New mandatory data breach notification laws for NSW local governments
On 28 November 2023, reforms enacted last year to the Privacy and Personal Information Protection Act 1998 (NSW) (PPIPA) will come into effect. These reforms introduce a Mandatory Notification of Data Breach Scheme (MNDB Scheme) that applies to all NSW government agencies – including universities, local governments and state-owned corporations.
The MNDB Scheme replaces the previous voluntary data breach notification scheme and is the first state-based mandatory data breach notice scheme.
MNDB Scheme obligations
The MNDB Scheme requires agencies to notify the NSW Privacy Commissioner and affected individuals if an “eligible data breach” occurs. An eligible data breach occurs if there is unauthorised access, disclosure or loss of an individual’s personal information which is likely to cause serious harm to the affected individual.
Under the MNDB Scheme, if an agency discovers a data breach it must:
- immediately make all reasonable efforts to contain the data breach;
- assess within 30 days whether it is reasonably likely an eligible data breach occurred;
- during the assessment period, take all reasonable steps to mitigate the harm done by the breach; and
- if an eligible data breach has occurred (or there are reasonable grounds to believe so):
- notify the NSW Privacy Commissioner;
- notify each affected individual (to the extent reasonably practicable); and
- where not practicable to notify each affected individual, issue a public notice.
Responsible data handling obligations
The reforms also introduce new responsible data handling obligations for agencies, which support and supplement the MNDB Scheme. These obligations include:
- Data Breach Policy: agencies must prepare and publish a data breach policy which outlines their response strategy and procedures in case of a data breach;
- Incident Register: agencies must establish and maintain an internal register of eligible data breaches; and
- Public Notification Register: agencies must maintain a public notification register of any notifications made. The information recorded in the register must be publicly available for at least 12 months after the date of publication and include certain specified information.
NSW Privacy Commissioner’s powers
The reforms grant the NSW Privacy Commissioner enhanced enforcement powers. Notably, the Privacy Commissioner has the ability to investigate, monitor, audit, and report on the functions of agencies subject to the PPIPA. This includes the power to enter premises to observe an agency’s data handling practices and inspect data handling policies.
Consequences of non-compliance
There are currently no monetary penalties for non-compliance with the MNDB Scheme. However, individuals affected by the conduct of an agency may seek review of that conduct. The agency can decide to take appropriate remedial action but if the aggrieved individual is not satisfied with the outcome, the individual may apply to the NSW Civil and Administrative Tribunal (NCAT) for administrative review. NCAT may order the agency to pay the affected individual up to $40,000 for loss or damage suffered.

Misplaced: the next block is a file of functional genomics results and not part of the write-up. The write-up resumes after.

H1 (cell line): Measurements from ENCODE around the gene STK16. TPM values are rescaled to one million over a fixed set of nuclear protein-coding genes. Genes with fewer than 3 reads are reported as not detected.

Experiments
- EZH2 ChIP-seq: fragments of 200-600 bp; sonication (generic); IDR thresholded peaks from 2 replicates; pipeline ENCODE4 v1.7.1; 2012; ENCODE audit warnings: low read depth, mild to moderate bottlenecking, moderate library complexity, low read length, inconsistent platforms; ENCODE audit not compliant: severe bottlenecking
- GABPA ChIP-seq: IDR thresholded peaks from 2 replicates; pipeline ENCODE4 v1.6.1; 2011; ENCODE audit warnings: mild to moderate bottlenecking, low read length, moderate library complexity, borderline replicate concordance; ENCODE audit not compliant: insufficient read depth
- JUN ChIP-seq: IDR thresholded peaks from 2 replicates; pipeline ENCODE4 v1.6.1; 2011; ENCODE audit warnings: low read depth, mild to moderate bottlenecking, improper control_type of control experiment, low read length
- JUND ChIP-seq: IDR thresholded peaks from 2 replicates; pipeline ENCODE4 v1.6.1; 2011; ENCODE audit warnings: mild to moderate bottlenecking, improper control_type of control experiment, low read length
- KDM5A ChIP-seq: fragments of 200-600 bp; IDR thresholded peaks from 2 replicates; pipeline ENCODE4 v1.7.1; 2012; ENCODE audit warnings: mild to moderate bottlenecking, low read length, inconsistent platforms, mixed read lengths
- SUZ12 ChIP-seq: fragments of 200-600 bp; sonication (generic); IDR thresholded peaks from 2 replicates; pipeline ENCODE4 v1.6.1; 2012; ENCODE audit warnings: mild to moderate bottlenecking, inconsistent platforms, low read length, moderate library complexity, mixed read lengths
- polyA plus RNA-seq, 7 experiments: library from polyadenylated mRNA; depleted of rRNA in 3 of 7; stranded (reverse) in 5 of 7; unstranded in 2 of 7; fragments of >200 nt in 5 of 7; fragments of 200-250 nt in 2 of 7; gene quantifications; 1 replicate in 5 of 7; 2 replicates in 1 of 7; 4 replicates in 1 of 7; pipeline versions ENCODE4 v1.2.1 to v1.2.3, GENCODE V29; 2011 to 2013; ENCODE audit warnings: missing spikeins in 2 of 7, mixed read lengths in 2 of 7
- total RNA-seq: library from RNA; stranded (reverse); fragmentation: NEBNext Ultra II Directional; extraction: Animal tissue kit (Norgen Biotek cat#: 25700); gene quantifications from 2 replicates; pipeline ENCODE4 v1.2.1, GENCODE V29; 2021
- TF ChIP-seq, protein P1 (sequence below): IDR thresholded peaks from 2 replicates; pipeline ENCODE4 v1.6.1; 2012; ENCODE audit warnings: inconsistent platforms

What should you do now?
The MNDB Scheme represents a significant step forward in privacy protection in NSW. With the reforms fast approaching, it is time for agencies to understand the extent to which they are impacted by the changes, and to prepare accordingly.
- familiarise themselves with the MNDB Scheme and how it will impact them;
- review their existing data management practices;
- develop or revise their data breach management policy;
- train staff to understand the importance of data privacy and the agency’s procedures in case of a data breach;
- review contracts with service providers who hold data on behalf of or access data of agencies, to ensure data breaches are reported in a timely and responsible manner;
- establish processes to identify, assess and notify eligible data breaches, including having in place a robust data breach response plan;
- establish and maintain an internal data breach incident register; and
- establish and maintain a public notification register.
The NSW Information and Privacy Commission has released guidance on preparing a data breach policy (available here) and managing data breaches (available here), and is expected to release further guidance on assessing an eligible data breach in August.
In light of recent high-profile data breaches, all eyes will be on NSW agencies to comply with the MNDB Scheme. As public concern over personal data security grows, NSW agencies bear a significant responsibility to uphold robust privacy standards, demonstrating they can be trusted custodians of personal information. Compliance with the MNDB Scheme isn’t just a legal requirement — it’s a critical component of public trust and a reflection of an agency’s commitment to the principle of privacy.
For more information on privacy related issues that NSW government agencies face, or if you require assistance in understanding your obligations under the MNDB Scheme, please contact our Digital and Intellectual Property team.
With thanks to Sebastian Galetto for his contribution to the article.
This publication covers legal and technical issues in a general way. It is not designed to express opinions on specific cases. It is intended for information purposes only and should not be regarded as legal advice. Further advice should be obtained before taking action on any issue dealt with in this publication.